Hoy hits out as council ignores cycling in report on Meadowbank's future

Share this article

ON THE eve of a meeting that could go a long way to determining the future of Meadowbank Stadium, Chris Hoy has spoken of his dismay at the news that a report to be discussed by councillors today makes no mention of cycling.

The Olympic cycling champion says that if Edinburgh Council does not provide a replacement for Meadowbank velodrome then they will be guilty of "short sightedness" and of recklessly abandoning a 40-year tradition of track cycling in the city.

"I think it would mean that cycling would go from being Scotland's second most successful sport at the last Commonwealth Games (last year in Melbourne] to a situation where we'd be lucky to win any medals at all at future games," claims Hoy. "It would be a massive backward step for the sport in Scotland."

The absence of any reference to the 40-year-old velodrome in the report, undertaken by the office of the council's chief executive, has been highlighted by the Save Meadowbank Campaign (SMC), who, in a report they have prepared ahead of today's meeting, state: "The most striking issue with the chief executive's report is one of omission: we invite you to search the document for any mention of the following terms: 'cycle track', 'cyclists', 'velodrome'."

They also accuse the report of disingenuousness in recommending that "some land (at Meadowbank] will need to be released for disposal to allow the Royal Commonwealth Pool (refurbishment] project to proceed", without mentioning that this would involve the loss of the cycle track.

Hoy, who was honoured by the city with a civic reception a week ago, claims that the disappearance of a cycling track in the Scottish capital would be catastrophic for the sport.

"Forty years ago Edinburgh Council made a brave and ambitious commitment to cycling by building a world-class velodrome for the Commonwealth Games. It paid off, because it has produced world class athletes, and that's what is so frustrating about what seems to be happening now.

"The velodrome has established a tradition of track cycling in Scotland. The tradition has been built up over the years and the fruits are only really being seen now. Scottish riders dominated British track racing in the 1980s and then, in the last decade, there have been riders, including myself, who have made an impact at world level.

"They say it takes eight years to create a world-class athlete, but it takes decades to build this kind of tradition, with all the expertise and experience of the people involved, in terms of organisation and coaching.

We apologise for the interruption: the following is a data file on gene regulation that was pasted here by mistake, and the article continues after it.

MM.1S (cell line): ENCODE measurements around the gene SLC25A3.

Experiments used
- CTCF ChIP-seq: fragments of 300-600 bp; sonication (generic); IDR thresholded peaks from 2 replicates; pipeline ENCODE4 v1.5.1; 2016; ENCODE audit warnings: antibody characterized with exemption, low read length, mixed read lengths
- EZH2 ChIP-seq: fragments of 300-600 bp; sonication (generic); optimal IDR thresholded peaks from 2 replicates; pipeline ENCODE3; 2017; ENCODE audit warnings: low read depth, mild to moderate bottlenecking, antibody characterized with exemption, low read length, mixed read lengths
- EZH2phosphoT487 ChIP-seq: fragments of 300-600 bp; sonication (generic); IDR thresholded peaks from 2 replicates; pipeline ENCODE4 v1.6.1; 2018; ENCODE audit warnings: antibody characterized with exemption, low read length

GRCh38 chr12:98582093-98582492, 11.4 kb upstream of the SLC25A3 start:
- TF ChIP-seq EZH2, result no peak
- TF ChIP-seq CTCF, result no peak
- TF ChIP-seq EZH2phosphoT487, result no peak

"If we lose the facility that will all be lost. It's as simple as that. We are getting a new velodrome in Glasgow, and that's great, but if I was a 14 or 15-year-old kid – the age I was when I started at Meadowbank – I wouldn't be able to travel there on a weekly basis. I would have been lost to the sport, I'm absolutely sure of that.

"It's short-sighted of the council not to include any cycling facility in their plans. We don't expect an all-singing, all-dancing track, just a basic, training-standard facility. A concrete 250-metre track with a canopy, or a 200m indoor wooden track – these do not cost the earth (around 5 million is the estimated figure], but they would provide a lifeline for young cyclists in Edinburgh.

"Where else can they go to try out the sport in safety? The roads are becoming increasingly dangerous, but a velodrome is a safe place for kids. It's not just about the elite end of the sport – it's about promoting cycling as a healthy and fun activity."

Hoy says that he believes the current crop of young cyclists, many of whom are affiliated to the Meadowbank-based kids' club Edinburgh Racers, could produce a conveyor belt of talent. But not if there's no facility.

"There wasn't a kids' club like that when I was young," said Hoy, "but the success of the Edinburgh Racers shows what happens when you have the kind of tradition that we have in the city.

"The people who run it are track cyclists who began riding at Meadowbank themselves – it's a natural progression for them, and it's exciting for the sport. It's very simple – if you have the numbers at the base of the pyramid, you're going to get a few champions at the top. If you cut off the supply, you've got nothing."

At last week's civic reception, Hoy was honoured for his achievements in 2007, which included two world titles and the world 500m record. A new award was also announced by Edinburgh Council, in Hoy's honour, to be made on an annual basis to the city's best young cyclist. "It's ironic," notes Hoy, "because if there's no velodrome, then there may not be any riders to award it to."

Hoy is quick to point out that he is indebted to his home city: "I wouldn't have achieved anything without Meadowbank velodrome, and without the support of Edinburgh Council."

A spokesman for Edinburgh Council said yesterday that the omission of any reference to a velodrome in the report did not necessarily mean that no facility would be provided. He added: "For the Commonwealth Games it was agreed that Glasgow would host a velodrome. The facilities at Meadowbank are subject to further discussion and reports to the council."

Back to the top of the page